Well, we finally finalized our purchase of that VW fusca (Beetle) and thought we would say goodbye to some memorable times on the Uruguayan bus system.
For almost a year, we have enjoyed the buses in UY. For the most part they are clean, and if you don't travel during rush hour, they are spacious. During rush hour, the buses operate on standing room only, and Uruguayans do not have a "space" requirement. They are happy to stand packed (and I mean packed) back to back, side to side and every which way for up to an hour. And more space can always be found for the new arrivals.
During a bus ride, you may be treated to: guitar music, offers to buy candy, gum, band aids, socks (among other things). On one trip, 2 local actors played out a scene from a local melodramatic production (very badly, I might add- way over acted). We won't have that type of entertainment in the VW.
The bus drivers decorate their own buses in their own style. Here you can see fuzzy dice. Hmmmmm- apparently there are no revue boards for decorations.
However, now, we will probably be doing more traveling in our little Fusca. We found the car on MercadoLibre (UY's version of Ebay). We saw the vehicle and agreed to a price of $3600 for the '87 bug (we did get $100 off the price). That was over a month ago. At that time- we turned the deal over to our escribano. Escribanos handle all kinds of title transfers, including houses and apparently, cars. You would be hard pressed to do the paperwork yourself. They get certificates from police departments, tax offices and other offices to certify that the car has no liens against it. In fact, the process is almost exactly like transferring a house (and almost as complicated).
Because the car was registered in another county, the escribana had to pay an agent to do the paperwork up there, and it took shy of 4 weeks before that paperwork was sent back. Then, since it had been so long, our conscientious escribana ran the documents a second time, in case the situation had changed in the last month. Satisfied they set up a meeting last night, and the title document was read and signed and the keys were turned over. The deal was not completed, however, since the papers need to be sent back on last time to finish it up.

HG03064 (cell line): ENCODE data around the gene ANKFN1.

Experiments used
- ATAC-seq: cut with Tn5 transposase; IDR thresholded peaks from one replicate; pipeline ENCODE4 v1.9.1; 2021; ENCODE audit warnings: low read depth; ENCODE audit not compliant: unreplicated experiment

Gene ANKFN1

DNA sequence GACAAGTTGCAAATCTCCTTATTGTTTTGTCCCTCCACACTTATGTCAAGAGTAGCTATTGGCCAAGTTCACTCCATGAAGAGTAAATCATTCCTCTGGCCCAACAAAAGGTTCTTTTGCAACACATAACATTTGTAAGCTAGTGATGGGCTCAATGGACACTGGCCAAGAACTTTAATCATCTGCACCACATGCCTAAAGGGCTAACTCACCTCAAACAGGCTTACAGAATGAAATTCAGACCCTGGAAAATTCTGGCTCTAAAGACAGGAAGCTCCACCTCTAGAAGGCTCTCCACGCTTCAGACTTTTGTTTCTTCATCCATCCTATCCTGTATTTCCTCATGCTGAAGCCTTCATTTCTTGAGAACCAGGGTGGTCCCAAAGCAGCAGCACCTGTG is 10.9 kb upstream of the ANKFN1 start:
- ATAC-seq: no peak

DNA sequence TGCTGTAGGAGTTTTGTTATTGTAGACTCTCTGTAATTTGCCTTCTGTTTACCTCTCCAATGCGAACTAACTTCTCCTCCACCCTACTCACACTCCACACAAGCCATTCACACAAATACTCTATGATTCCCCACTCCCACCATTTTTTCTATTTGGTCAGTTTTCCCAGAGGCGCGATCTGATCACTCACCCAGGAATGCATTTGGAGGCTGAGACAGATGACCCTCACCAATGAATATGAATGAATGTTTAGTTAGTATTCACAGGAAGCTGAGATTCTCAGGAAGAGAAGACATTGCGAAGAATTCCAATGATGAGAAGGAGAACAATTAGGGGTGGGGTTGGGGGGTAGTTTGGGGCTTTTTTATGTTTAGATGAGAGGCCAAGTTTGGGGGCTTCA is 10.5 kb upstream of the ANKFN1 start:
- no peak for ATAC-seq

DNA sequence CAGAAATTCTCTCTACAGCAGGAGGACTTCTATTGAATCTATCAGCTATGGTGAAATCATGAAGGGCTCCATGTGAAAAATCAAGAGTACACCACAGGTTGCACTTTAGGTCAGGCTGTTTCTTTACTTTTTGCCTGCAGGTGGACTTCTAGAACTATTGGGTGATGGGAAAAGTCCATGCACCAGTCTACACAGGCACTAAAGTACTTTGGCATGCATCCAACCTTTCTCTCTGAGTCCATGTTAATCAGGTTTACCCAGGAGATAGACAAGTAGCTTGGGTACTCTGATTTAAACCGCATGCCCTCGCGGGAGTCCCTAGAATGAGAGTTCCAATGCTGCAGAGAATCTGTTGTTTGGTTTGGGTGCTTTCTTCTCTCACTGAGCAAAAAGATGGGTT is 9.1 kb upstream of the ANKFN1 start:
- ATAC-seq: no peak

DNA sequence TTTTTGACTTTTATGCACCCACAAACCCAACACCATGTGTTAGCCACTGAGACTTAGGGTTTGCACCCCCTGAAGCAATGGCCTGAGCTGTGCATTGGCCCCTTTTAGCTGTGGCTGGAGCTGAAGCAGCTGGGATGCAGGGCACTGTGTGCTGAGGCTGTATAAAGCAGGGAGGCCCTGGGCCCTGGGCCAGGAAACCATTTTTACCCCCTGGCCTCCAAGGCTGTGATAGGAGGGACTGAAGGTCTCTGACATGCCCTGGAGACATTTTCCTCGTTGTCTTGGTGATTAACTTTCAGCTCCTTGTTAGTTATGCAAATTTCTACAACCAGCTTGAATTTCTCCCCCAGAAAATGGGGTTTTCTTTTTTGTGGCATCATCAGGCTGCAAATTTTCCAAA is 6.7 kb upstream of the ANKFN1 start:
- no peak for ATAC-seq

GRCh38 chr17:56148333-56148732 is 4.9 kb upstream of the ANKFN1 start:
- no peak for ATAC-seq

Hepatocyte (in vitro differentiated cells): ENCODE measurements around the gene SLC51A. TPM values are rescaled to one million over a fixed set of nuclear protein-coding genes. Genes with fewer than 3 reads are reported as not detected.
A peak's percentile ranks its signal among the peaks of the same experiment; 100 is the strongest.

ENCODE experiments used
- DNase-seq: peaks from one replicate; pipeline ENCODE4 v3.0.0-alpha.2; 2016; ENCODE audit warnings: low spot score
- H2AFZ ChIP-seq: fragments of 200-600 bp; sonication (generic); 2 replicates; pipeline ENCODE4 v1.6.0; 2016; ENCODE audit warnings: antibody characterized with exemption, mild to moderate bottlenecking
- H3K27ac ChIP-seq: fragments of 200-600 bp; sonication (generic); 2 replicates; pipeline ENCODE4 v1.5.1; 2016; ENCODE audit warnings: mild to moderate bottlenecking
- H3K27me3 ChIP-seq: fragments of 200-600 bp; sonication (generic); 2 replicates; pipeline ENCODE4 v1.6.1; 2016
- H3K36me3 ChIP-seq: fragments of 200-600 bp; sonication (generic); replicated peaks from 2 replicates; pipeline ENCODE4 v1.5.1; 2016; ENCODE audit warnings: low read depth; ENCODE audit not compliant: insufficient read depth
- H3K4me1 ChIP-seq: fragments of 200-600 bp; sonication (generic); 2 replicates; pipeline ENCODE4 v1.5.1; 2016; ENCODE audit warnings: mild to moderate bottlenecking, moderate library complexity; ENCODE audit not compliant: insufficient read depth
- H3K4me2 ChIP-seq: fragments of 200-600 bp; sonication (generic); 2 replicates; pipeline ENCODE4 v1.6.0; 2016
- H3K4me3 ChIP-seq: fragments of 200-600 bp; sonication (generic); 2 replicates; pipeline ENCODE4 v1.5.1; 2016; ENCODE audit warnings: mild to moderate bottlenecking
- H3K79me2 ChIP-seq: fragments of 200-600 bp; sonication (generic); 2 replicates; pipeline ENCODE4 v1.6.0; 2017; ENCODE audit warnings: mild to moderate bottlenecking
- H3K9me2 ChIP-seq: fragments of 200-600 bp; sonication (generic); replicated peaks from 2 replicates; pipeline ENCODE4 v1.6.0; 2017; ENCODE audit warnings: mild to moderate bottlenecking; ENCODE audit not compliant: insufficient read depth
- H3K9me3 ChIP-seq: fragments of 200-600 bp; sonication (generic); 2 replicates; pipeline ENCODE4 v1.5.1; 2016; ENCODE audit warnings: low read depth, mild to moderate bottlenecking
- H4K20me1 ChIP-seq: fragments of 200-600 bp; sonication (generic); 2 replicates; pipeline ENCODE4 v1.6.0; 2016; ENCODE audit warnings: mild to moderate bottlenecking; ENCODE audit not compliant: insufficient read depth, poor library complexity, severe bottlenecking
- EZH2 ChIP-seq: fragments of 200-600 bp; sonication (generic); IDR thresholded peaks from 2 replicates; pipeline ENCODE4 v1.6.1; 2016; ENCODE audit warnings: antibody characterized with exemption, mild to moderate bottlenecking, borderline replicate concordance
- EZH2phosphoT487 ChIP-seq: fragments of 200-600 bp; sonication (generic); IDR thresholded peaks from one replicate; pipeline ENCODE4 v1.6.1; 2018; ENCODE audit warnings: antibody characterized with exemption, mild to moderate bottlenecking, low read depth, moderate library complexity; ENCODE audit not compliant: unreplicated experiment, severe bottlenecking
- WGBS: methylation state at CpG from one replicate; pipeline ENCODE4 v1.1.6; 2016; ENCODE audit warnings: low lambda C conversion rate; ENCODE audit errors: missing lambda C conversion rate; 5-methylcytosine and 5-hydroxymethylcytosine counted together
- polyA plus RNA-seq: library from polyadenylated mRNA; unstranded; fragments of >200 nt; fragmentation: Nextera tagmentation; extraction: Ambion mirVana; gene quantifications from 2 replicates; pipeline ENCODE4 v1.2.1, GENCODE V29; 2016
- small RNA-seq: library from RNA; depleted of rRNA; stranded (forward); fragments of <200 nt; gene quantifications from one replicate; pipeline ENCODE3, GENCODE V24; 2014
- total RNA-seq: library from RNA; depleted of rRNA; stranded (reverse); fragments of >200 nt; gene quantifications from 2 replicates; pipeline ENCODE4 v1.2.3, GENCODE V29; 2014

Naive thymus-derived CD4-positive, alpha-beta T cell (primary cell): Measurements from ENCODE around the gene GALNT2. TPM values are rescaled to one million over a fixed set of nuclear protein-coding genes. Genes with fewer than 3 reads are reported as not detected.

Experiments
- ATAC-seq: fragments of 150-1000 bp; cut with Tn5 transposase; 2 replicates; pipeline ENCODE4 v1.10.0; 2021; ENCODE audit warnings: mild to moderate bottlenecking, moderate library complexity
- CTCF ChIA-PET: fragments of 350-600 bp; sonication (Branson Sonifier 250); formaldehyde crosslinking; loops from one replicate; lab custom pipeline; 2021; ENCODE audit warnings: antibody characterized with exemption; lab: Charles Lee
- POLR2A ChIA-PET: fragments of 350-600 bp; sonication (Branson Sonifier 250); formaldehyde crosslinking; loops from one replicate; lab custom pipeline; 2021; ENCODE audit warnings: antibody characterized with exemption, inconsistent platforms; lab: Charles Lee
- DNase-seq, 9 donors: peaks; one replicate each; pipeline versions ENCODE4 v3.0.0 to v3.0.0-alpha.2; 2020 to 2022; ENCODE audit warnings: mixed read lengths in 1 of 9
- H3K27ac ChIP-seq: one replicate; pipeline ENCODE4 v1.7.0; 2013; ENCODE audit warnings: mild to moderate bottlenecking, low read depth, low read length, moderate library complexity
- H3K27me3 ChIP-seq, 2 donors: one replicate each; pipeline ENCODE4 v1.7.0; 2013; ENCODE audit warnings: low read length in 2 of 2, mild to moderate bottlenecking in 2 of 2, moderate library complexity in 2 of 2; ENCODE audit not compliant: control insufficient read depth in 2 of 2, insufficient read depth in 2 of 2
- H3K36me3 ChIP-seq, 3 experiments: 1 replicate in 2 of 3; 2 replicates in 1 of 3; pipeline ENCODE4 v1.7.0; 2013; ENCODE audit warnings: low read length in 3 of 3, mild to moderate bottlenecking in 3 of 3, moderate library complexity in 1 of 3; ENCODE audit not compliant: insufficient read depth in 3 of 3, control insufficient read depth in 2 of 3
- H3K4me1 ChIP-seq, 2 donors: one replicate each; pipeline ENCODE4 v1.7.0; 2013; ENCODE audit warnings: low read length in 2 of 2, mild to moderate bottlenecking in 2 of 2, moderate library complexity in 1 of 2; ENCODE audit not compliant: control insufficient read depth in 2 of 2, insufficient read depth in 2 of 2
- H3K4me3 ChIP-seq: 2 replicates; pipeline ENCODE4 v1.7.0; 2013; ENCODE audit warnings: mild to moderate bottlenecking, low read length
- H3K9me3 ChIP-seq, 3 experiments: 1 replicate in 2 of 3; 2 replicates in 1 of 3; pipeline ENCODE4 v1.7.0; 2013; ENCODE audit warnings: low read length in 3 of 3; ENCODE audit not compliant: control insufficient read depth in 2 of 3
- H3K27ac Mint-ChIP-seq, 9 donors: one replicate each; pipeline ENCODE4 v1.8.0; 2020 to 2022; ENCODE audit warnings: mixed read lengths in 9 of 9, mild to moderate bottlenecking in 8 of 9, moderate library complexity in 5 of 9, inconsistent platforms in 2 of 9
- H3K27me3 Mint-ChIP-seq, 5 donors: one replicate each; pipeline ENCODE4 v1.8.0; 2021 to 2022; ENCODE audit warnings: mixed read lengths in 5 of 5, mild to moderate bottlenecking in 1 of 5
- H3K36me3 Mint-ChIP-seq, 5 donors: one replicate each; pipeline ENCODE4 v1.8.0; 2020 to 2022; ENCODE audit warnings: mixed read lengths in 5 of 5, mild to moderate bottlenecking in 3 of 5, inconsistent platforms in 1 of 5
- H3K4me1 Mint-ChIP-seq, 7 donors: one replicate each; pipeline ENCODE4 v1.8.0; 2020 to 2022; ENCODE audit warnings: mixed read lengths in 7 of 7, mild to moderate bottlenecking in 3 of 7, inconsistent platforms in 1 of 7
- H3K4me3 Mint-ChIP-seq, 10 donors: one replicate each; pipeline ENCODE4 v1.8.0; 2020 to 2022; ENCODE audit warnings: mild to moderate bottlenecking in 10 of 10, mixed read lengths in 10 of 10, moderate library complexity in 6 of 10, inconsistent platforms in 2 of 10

The cost of the transfer was higher than anticipated. I had thought $200-$300 would be expected, but it cost over $575 for the fees. A good portion was the notary fees. We might have saved some money using another escribana, but this is the one who did our house sale and we were comfortable using them, so we have no complaint, merely a mild surprise.
The seller drove us back to his house, which was close to the Rambla and we took that home, since driving in Montevideo, at night, in a new car (or any car during the day for that matter) is a hazardous affair. I am happy to say we arrived home safely, and after freeing the dog and cat from their enforced confinement (and cleaning the floors)- we turned in for a good night's rest.
This morning, after making a thorough inspection of the Krispy Kreme, I am pleased that it is basically in good shape. I took it to a local Gomeria (tire store) for 2 new tires (Pirelli's for $70/each) as well as a basic tune up and oil change. It was kind of strange driving around. This is only the 2 time I have driven in this country and we plan to be doing much more, now that Denise and I can travel together with ease. I am putting the motorcycles up for sale (I think the mechanic who is working on the car my put them in front of his shop) and we will be happy to be able to drive without helmets, gloves or other safety gear. Hey- with traffic in Montevideo being what it is- maybe I should keep the helmets to wear while driving in town.